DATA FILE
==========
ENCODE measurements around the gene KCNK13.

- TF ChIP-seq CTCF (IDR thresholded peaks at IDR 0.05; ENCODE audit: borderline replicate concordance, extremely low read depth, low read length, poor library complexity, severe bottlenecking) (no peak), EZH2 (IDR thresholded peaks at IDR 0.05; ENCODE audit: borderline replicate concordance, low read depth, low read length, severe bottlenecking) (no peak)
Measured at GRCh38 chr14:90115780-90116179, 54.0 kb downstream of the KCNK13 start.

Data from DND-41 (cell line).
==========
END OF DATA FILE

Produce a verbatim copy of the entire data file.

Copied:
ENCODE measurements around the gene KCNK13.

- TF ChIP-seq CTCF (IDR thresholded peaks at IDR 0.05; ENCODE audit: borderline replicate concordance, extremely low read depth, low read length, poor library complexity, severe bottlenecking) (no peak), EZH2 (IDR thresholded peaks at IDR 0.05; ENCODE audit: borderline replicate concordance, low read depth, low read length, severe bottlenecking) (no peak)
Measured at GRCh38 chr14:90115780-90116179, 54.0 kb downstream of the KCNK13 start.

Data from DND-41 (cell line).